Dewatering and/or ground improvement should always therefore be tailored for the soil conditions. Where groundwater is the culprit, dewatering should always be considered as a primary means of ground stabilization, in many cases to be supplemented with other ground improvement methods. The ground improvement methods most often used are permeation and jet grouting. Selection of which method is a function of groundwater head, the diameter of the opening, the structural requirement of the stabilized soil block, and the length of time that the eye will be exposed.
Permeation grouting is more cost-effective per unit than jet grouting, but relies on clean granular soils to achieve thorough penetration. The permeation grouted soils will still be lower strength though (depending on the grout used). Where there is concern about ungrouted inclusions of siltier soil within the target zone, partial dewatering or pressure relief is an excellent supplement. This is a given when the shaft itself is dewatered. Jet grouting, since it is an erosion and replacement technique, is not as soil-dependent as permeation grouting, but the presence of boulders and other obstructions can cause shadowing and incomplete coverage. The soil strength that can be achieved by jet grouting is significantly higher than that achievable by permeation grouting. Thus, while permeation is the ideal approach under the right conditions, jet grouting should be considered as the default option.
Ground freezing may be the method of choice when ground conditions are not amenable to either permeation or jet grouting. It is more cost-effective for microtunnel eyes that are exposed for only a matter of hours and can be quickly frozen with a single shot of liquid nitrogen.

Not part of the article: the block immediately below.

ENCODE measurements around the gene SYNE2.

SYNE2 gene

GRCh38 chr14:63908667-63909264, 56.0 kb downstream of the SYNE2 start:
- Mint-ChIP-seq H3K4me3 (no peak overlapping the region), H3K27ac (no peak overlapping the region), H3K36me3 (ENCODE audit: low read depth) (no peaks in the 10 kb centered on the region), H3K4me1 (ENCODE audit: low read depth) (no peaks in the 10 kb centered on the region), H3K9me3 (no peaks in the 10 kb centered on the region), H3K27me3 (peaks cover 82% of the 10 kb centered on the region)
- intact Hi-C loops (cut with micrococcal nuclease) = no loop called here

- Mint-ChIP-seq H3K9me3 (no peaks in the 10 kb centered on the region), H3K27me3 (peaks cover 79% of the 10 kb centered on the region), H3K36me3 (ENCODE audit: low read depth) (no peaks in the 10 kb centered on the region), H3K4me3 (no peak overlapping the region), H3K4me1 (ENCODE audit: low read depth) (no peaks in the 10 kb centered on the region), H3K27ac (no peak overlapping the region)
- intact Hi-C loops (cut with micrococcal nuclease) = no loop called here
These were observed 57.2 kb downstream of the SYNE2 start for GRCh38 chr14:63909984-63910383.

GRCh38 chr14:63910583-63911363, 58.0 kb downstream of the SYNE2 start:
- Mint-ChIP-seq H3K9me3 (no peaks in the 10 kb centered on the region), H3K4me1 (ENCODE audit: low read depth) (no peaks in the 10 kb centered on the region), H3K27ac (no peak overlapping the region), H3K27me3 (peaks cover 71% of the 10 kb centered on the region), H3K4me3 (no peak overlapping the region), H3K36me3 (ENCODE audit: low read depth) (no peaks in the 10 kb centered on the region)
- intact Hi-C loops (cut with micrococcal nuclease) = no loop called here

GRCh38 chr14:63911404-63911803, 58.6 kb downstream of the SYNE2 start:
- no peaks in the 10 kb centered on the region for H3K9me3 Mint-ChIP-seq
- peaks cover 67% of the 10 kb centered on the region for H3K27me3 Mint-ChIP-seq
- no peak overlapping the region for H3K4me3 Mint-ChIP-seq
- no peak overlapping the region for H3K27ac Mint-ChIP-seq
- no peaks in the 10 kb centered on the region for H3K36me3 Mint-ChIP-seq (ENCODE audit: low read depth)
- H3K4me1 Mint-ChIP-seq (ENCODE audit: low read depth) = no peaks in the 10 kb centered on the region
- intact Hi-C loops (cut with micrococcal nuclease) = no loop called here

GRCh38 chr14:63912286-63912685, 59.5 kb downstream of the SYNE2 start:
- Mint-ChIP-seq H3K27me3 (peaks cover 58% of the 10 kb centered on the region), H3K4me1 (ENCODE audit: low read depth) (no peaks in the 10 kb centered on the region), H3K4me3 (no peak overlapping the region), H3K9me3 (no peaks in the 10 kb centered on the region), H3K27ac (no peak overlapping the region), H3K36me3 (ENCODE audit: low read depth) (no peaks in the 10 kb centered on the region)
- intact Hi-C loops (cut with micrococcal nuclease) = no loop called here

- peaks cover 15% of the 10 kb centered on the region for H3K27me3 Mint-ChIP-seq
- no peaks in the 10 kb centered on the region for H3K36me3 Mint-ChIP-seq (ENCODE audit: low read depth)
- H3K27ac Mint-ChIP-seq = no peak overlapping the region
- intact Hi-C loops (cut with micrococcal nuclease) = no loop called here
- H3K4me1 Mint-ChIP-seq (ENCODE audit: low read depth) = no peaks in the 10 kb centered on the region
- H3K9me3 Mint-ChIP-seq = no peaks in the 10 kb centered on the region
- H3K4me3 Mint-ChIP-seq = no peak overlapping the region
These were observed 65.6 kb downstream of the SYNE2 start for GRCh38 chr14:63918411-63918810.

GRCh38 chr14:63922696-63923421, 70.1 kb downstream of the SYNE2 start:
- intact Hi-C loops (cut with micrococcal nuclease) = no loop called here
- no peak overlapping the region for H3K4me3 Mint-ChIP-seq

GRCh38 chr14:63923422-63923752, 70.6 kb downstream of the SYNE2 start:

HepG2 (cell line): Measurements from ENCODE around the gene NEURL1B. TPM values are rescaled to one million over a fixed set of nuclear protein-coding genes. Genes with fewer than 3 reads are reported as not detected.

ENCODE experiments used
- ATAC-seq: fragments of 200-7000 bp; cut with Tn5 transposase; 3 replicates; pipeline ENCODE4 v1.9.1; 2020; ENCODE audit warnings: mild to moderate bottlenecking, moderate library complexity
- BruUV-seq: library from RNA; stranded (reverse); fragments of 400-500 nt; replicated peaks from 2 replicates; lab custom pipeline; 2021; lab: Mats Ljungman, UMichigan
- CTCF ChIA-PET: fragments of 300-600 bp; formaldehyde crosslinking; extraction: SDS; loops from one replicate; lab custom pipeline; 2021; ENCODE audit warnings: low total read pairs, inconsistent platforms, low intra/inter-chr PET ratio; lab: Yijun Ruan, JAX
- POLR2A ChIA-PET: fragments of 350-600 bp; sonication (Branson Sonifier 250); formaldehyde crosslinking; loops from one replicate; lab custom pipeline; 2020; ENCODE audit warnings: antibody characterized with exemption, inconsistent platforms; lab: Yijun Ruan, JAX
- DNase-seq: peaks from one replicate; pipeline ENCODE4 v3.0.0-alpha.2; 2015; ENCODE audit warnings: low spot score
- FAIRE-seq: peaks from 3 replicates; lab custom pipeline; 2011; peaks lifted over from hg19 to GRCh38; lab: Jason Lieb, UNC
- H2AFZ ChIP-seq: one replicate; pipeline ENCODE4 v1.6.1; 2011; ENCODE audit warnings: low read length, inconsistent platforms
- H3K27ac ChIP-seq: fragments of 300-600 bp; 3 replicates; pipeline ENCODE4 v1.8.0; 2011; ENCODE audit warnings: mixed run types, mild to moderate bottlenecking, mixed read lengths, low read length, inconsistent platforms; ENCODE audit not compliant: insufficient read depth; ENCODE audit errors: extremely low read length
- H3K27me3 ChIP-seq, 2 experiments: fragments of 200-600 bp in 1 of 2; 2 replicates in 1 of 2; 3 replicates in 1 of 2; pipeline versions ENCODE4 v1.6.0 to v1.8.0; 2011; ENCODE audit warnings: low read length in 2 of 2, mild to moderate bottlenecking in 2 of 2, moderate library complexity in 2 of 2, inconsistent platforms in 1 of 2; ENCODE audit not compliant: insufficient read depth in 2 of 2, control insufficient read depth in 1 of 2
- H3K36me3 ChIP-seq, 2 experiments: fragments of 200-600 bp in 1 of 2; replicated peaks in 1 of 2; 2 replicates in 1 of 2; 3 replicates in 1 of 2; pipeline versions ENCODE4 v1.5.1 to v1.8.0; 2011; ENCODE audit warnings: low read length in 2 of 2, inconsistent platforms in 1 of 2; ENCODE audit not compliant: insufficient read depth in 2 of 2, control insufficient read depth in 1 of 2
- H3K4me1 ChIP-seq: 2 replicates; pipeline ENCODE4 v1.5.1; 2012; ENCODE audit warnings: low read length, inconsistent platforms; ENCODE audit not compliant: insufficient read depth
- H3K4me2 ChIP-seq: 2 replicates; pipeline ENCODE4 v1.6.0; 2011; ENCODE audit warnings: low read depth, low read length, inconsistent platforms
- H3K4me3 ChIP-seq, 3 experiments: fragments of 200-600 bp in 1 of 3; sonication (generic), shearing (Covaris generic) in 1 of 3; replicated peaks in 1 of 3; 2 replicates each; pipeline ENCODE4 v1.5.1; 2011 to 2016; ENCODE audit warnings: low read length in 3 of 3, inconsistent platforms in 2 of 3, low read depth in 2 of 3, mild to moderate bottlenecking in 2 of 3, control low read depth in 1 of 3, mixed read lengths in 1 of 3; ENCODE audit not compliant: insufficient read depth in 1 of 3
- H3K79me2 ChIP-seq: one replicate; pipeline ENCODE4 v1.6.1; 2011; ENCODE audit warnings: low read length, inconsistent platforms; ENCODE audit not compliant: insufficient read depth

Mixed Ground Conditions
The intent of soil stabilization for mixed-face conditions is to provide a homogeneous ground condition so that the TBM (which is built for a specific range of ground conditions) can proceed with business as usual. The typical mixed-face condition is where there is a small section of overburden or weathered rock within a hard rock alignment, although a mix of very soft and very dense soils can be problematic as well. Ground improvement is often employed in these cases to create a more uniform face condition for the tunnel and/or to assist in groundwater control.
In evaluating which technique to utilize, the first question asked is usually “What are the consequences of this ground improvement being only partially effective?” The subsequent questions are probably “How far below the water table is this zone?” and “What is the permeability of the ground and the likelihood of having an uncontrollable running ground condition, and if that occurred, what would be the consequences?” Somewhere in the evaluation process, the per-day cost of the tunneling operation is considered. In the final analysis, the decision-making process comes down to this – what degree of assurance must be afforded?
Similar to launches and retrievals, the tools of choice are dewatering, permeation grouting, jet grouting, and ground freezing, in order of ascending cost but also degree of assurance. Unlike launches and retrievals, the mixed-face condition, by definition, involves a range of ground types and this favors ground freezing, the least soil-dependent methodology of the three.
On the Second Avenue Subway Project in New York City, ground freezing was performed at a mixed-face zone for several reasons:
- It was relatively deep.
- Permeation grouting would probably have resulted in ungrouted inclusions within the block due to a highly variable fines content of the weathered rock.
- The range of ground conditions did not favor jet grouting.
- Cost of tunneling in New York City is probably greater than anywhere in the world, and the consequences of a shutdown were enormous.
The greatest factor in favor of ground freezing, however, was that this method offered the highest degree of assurance. With tunneling being performed directly beneath a busy city thoroughfare, a catastrophic failure would have untold consequences.